Heat on Russia after Syrian strike

Washington says Moscow must restrain Assad regime as hopes of peace fade in wake of attack on hospital.
The attack on Aleppo's rebel-held Sukkari neighbourhood appeared to be 'a deliberate strike on a known medical facility', said US Secretary of State John Kerry. Photo / AP
The attack on Aleppo's rebel-held Sukkari neighbourhood appeared to be 'a deliberate strike on a known medical facility', said US Secretary of State John Kerry. Photo / AP

Washington has demanded that Russia restrain its Syrian ally as the United States and the United Nations condemned an airstrike on a hospital in Aleppo.

UN officials also voiced alarm at the "catastrophic deterioration" of the situation in Syria and appealed to world powers to salvage a February 27 truce.

But in Aleppo yesterday, fighting between rebels and regime forces killed 53 civilians - the highest toll for a single day in a week of violence that has cost more than 200 lives, according to a monitor.

Meanwhile, the Syrian army was poised to launch an offensive against rebels who control part of the northern city.

US Secretary of State John Kerry expressed outrage over Thursday's airstrike that hit Al-Quds hospital in Aleppo's rebel-held Sukkari neighbourhood.

He said it appeared to be "a deliberate strike on a known medical facility" and said Russia, which backs Syrian President Bashar al-Assad, must restrain the Damascus regime.

"Russia has an urgent responsibility to press the regime to fulfil its commitments under UNSCR 2254, including in particular to stop attacking civilians, medical facilities and first responders, and to abide fully by the cessation of hostilities."

UN Secretary-General Ban Ki Moon said attacks that target civilians were "inexcusable" violations of humanitarian law.

"There must be accountability for these crimes," he said.

The city's last remaining paediatrician and three children were among the 20 people killed in the airstrike on the Al-Quds hospital, which was supported by Doctors Without Borders (MSF).

A civil defence group known as the White Helmets told AFP 30 people were killed in the strike on the hospital and a nearby block of flats.

The Aleppo violence has raised fears for the ceasefire in other areas of Syria and called into question the future of UN-brokered peace talks in Geneva that have now gone into recess.

UN envoy Staffan de Mistura warned that the hard-won February 27 ceasefire was now "barely alive" and could collapse "any time".

UN aid chief Stephen O'Brien further raised the alarm yesterday in remarks made at the UN Security Council. "We must all be ashamed this is happening on our watch," O'Brien said, urging world powers to salvage the truce. "You must not squander the opportunity presented by talks in Geneva and by the cessation of hostilities to put an end to the massive human suffering in Syria."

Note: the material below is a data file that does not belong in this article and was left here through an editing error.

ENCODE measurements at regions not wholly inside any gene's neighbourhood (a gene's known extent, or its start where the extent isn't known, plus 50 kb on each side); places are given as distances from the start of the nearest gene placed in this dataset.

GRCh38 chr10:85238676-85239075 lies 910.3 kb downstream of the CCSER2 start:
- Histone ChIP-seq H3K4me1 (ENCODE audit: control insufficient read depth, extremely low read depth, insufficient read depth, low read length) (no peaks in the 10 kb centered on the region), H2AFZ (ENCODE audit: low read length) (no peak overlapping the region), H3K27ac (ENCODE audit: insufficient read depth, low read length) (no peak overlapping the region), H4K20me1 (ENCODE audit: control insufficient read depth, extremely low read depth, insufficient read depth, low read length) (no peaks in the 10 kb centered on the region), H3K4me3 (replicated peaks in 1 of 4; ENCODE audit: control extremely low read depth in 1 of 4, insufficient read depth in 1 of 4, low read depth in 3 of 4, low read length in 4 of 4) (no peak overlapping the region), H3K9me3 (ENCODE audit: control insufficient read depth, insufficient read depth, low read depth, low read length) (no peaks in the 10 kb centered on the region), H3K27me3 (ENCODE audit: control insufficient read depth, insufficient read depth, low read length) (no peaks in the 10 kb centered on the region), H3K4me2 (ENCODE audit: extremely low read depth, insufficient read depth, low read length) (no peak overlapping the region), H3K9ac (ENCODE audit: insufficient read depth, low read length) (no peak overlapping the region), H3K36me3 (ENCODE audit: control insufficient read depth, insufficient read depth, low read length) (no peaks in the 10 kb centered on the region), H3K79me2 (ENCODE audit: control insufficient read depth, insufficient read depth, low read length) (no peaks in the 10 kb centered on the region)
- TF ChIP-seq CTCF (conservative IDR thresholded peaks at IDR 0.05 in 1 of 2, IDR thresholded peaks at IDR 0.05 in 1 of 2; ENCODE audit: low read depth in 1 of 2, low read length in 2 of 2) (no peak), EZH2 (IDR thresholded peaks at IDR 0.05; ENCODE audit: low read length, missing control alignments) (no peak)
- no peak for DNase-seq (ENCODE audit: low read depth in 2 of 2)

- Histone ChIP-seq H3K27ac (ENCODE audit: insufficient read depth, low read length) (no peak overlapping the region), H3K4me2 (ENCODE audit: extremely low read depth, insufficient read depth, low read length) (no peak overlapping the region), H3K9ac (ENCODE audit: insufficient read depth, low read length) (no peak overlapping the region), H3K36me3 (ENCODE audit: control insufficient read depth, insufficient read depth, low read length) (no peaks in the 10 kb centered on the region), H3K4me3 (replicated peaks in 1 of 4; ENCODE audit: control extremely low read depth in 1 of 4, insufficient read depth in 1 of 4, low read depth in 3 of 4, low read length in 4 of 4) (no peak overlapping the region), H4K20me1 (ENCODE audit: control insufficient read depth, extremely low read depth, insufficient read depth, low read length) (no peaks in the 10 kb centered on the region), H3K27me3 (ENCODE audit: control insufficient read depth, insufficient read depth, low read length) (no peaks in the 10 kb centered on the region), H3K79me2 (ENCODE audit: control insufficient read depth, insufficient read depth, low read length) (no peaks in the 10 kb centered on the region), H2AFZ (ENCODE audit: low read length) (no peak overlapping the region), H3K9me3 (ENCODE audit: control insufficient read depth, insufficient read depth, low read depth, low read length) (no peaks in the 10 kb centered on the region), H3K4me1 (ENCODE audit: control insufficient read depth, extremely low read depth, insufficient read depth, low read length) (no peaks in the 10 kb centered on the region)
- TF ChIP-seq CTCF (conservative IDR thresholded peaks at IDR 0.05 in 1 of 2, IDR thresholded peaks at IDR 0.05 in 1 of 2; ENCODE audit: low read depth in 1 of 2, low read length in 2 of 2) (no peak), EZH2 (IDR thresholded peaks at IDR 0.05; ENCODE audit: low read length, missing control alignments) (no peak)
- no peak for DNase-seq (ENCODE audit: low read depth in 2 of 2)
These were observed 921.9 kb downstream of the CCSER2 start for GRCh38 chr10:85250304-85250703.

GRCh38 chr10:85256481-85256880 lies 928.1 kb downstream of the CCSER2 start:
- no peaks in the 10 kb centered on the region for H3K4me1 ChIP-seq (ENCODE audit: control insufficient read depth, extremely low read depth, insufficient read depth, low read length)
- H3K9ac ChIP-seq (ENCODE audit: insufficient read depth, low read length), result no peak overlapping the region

And the UN's Jan Egeland, who heads an international humanitarian taskforce for war-ravaged Syria, spoke of a "catastrophic deterioration" of the situation in the country.

"The stakes are so incredibly high," Egeland told reporters in Geneva, and warned "the lifeline to hundreds of thousands, if not millions of people ... may be broken."

Rebel rocket and artillery fire on government-held neighbourhoods yesterday killed 22 civilians, including two children, the Syrian Observatory for Human Rights said.

Regime airstrikes on rebel-held districts, including Bustan al-Qasr, killed 31 civilians, including three children, said the British-based monitor.

An AFP correspondent said every building in sight in the Bustan al-Qasr district had had its windows blown out.

"It is the worst day in Aleppo in five years," said one resident. "The regime did not spare a single neighbourhood."

The pro-government Al-Watan newspaper and a Syrian regime source, meanwhile, said the army was preparing to take the whole of Aleppo.

"Now is the time to launch the battle for the complete liberation of Aleppo," the paper said, adding that it "will not take long to begin, nor to finish".

A regime source told AFP that "the army is preparing a huge operation in the coming days to push the rebels away from the city by encircling it and creating a security zone".

Rebels have controlled eastern districts of Aleppo city since 2012, while western neighbourhoods are held by the regime.

Control of the surrounding province is divided between a myriad of armed groups - jihadists of al-Qaeda and Isis (Islamic State), Kurdish militia and various rebel factions as well as the army.

More than 270,000 people have been killed in Syria and millions forced from their homes since the conflict erupted in 2011.

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